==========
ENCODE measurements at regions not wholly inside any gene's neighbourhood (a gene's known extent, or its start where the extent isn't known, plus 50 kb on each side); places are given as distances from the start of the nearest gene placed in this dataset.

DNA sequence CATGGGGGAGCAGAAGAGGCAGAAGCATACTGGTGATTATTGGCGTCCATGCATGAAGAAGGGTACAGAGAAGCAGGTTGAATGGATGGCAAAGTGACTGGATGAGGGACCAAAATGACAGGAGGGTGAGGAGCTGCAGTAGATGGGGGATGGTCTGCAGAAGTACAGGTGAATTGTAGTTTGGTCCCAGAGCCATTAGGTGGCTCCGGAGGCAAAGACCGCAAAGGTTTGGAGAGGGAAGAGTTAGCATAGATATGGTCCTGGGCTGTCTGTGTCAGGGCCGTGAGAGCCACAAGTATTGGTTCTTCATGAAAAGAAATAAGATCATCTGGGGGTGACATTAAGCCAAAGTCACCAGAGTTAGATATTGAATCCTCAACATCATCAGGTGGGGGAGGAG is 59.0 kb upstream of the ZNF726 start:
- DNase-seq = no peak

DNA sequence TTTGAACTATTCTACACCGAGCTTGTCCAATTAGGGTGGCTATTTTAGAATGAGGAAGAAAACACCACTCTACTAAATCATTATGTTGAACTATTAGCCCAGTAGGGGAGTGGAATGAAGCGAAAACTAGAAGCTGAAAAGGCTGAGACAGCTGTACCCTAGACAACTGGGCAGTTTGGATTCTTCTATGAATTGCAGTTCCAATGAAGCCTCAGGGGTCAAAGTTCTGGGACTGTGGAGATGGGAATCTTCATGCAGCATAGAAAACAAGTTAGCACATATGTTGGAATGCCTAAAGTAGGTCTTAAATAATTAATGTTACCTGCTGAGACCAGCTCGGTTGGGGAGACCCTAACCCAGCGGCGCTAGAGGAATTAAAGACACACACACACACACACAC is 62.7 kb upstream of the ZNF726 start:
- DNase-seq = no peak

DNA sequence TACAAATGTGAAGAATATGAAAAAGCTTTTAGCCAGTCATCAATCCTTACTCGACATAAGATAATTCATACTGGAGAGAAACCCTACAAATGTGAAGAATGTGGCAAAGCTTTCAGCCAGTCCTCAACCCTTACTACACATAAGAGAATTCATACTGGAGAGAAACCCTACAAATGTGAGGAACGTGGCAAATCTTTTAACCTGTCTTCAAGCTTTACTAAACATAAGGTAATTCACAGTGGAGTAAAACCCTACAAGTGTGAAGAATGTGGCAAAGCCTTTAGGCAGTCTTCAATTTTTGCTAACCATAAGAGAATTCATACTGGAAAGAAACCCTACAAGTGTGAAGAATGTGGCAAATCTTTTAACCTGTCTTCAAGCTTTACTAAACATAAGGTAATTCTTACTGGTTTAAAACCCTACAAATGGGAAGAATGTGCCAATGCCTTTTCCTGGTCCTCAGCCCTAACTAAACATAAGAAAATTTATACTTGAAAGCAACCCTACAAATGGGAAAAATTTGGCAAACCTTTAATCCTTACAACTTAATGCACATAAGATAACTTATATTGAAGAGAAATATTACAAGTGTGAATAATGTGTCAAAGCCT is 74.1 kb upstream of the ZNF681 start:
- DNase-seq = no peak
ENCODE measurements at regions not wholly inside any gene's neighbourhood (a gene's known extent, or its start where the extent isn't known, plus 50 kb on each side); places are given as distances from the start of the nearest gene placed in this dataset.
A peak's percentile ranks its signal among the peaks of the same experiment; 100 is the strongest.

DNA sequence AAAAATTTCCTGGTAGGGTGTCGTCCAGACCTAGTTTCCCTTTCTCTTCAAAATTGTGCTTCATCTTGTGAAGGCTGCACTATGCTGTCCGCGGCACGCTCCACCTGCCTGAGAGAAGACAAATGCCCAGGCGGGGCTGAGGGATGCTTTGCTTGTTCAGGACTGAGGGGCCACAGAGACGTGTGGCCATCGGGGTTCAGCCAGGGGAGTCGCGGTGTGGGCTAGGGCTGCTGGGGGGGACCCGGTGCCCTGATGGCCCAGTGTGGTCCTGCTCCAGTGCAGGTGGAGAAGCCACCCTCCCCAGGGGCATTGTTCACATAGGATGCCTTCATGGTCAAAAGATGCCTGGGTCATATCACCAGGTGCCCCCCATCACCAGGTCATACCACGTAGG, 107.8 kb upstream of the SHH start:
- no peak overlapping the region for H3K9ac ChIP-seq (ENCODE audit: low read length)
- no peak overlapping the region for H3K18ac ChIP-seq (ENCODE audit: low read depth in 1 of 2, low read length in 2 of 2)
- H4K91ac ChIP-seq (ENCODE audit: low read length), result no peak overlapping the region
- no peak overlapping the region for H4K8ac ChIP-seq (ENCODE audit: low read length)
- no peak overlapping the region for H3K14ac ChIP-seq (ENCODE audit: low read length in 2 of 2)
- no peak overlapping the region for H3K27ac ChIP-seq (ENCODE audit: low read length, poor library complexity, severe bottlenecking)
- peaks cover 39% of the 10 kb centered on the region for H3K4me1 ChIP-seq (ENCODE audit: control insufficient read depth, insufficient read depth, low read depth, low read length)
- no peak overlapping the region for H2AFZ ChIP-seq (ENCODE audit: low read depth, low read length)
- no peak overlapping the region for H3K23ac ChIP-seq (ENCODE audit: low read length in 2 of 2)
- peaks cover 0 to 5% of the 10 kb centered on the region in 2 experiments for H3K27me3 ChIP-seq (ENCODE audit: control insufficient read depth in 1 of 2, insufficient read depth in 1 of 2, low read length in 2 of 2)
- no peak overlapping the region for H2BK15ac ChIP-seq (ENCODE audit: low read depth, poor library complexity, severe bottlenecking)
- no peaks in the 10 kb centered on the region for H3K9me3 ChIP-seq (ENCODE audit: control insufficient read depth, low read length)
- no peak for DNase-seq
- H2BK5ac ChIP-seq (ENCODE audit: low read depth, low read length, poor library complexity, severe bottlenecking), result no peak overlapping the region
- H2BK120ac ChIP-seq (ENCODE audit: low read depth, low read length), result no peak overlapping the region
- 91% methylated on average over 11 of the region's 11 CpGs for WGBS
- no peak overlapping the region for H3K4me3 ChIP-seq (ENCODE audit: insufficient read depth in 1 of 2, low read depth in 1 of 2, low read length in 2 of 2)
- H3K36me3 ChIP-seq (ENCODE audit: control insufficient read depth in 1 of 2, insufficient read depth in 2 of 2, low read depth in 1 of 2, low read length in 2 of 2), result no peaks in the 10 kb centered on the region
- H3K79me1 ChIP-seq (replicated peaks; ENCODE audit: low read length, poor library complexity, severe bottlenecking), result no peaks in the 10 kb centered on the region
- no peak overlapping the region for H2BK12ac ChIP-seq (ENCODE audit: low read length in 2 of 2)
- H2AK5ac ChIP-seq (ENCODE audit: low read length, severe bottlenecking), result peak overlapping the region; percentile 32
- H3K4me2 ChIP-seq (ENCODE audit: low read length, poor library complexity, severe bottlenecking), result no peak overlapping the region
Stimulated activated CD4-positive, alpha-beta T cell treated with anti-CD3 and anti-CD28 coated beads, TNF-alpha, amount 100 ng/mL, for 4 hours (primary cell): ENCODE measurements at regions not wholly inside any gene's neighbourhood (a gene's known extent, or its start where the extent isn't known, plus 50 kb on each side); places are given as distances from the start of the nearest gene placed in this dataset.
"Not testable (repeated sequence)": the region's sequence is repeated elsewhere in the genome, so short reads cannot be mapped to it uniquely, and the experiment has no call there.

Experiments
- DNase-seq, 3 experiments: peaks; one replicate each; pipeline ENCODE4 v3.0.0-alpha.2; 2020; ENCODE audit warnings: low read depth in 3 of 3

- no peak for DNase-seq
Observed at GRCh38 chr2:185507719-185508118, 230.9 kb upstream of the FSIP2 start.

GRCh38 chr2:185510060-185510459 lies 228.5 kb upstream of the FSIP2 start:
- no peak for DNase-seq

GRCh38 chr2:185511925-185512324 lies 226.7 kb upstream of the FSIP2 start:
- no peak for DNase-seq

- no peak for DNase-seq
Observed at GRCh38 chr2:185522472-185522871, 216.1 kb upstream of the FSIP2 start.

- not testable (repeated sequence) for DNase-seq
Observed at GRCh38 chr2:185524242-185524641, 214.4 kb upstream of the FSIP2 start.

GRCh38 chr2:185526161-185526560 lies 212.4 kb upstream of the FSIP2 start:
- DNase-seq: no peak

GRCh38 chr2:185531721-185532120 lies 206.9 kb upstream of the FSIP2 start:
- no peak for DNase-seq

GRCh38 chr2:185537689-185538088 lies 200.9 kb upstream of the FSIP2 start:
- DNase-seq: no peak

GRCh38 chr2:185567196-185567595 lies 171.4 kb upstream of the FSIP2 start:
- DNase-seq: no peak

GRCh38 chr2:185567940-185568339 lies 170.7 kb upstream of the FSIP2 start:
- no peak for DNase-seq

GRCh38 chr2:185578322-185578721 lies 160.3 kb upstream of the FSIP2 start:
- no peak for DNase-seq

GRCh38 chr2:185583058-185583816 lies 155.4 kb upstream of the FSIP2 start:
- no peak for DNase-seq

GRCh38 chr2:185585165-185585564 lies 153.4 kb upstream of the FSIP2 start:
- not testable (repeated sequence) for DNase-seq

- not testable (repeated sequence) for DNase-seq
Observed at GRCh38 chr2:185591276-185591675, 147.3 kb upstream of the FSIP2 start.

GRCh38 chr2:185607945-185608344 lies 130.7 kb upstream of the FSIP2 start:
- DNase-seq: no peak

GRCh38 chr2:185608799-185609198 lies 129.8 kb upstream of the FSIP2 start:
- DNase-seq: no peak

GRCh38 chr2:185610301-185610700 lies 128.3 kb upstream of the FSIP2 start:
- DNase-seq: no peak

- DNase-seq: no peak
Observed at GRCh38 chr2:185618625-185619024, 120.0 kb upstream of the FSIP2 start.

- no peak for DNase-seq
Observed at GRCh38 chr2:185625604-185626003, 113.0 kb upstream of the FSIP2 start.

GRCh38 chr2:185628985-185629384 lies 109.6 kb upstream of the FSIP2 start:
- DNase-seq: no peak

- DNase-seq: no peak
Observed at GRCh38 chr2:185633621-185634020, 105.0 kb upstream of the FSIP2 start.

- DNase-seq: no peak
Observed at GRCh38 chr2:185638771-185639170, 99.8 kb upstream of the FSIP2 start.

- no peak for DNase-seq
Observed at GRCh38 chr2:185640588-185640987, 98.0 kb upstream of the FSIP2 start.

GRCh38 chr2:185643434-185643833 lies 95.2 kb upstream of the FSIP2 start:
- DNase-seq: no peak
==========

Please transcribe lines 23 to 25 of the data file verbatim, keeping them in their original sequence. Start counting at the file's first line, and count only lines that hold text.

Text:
- no peak for DNase-seq
- H2BK5ac ChIP-seq (ENCODE audit: low read depth, low read length, poor library complexity, severe bottlenecking), result no peak overlapping the region
- H2BK120ac ChIP-seq (ENCODE audit: low read depth, low read length), result no peak overlapping the region